The U.S. Army Corps of Engineers announced their effective blocking of the Dakota Access Pipeline less than a day after Idaho Stands with Standing Rock protestors gathered at Boise City Hall in sympathetic protest with Sioux Indians protesting the building of the oil pipeline across lands they view as sacred unto themselves and to their ancestors.
Celia Espinoza and Metro Trujillo brought everything they could to support the protestors of the North Dakota Access Pipeline last month, from shoes to tribal medicines.
Just moments earlier, Celia learned the US Army Corps of Engineers did not offer an easement for further construction of the Dakota Access Pipeline.
"Oh my god...", she said, wiping her eyes of tears.
Metro didn't think he'd wind up as an activist. "Honestly, I don't know how to explain myself because I mean, I've never seen myself as an activist or anything like that. It's just I care about the people."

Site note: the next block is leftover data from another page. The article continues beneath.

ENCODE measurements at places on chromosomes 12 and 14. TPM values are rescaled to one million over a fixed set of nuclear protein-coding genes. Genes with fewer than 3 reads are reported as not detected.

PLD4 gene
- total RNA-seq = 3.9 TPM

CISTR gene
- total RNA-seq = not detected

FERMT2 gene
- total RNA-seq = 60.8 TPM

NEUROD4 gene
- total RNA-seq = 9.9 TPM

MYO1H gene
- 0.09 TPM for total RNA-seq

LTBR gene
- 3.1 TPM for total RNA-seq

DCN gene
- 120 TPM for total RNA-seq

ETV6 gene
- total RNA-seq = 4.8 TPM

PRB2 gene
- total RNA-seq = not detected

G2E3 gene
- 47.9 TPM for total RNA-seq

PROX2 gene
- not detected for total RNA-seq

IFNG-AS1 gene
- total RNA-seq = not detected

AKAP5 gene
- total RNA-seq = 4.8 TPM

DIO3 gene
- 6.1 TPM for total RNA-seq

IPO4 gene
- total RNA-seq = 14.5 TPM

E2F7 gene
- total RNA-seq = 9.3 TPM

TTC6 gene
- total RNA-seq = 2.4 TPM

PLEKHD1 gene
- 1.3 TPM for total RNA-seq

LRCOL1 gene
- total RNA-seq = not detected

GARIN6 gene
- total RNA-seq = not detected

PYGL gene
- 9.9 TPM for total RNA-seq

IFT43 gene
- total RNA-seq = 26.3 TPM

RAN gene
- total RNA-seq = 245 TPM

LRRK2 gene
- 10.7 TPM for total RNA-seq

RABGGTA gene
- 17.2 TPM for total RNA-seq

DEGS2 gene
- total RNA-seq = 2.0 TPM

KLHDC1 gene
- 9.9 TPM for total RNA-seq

Less than a day earlier, a protest they organized at Boise City Hall drew dozens of supporters, and a few anti-protests from the public of "Get a job!"
Celia's concerns are global. "There's so much happening over there that ... is already happening here."
At the core of the issue, a company wanted to build an oil pipeline that indigenous people including Sioux Indians cuts across their sacred land and harms their ancestors and the environment.
While the army corps of engineers say they are looking for alternative routes, Celia says she sees more conflcit in the future for self-styled Water Protectors.
"I'm excited. I'm happy. It's going to be a fight but they [the Water Protectors] are more than ready for it."
Critics say this puts a chill on infrastructure development in the US and it could cost jobs and economic growth.
Celia and Metro say they'll be back to the protest site, even if it is to just help a clean up effort.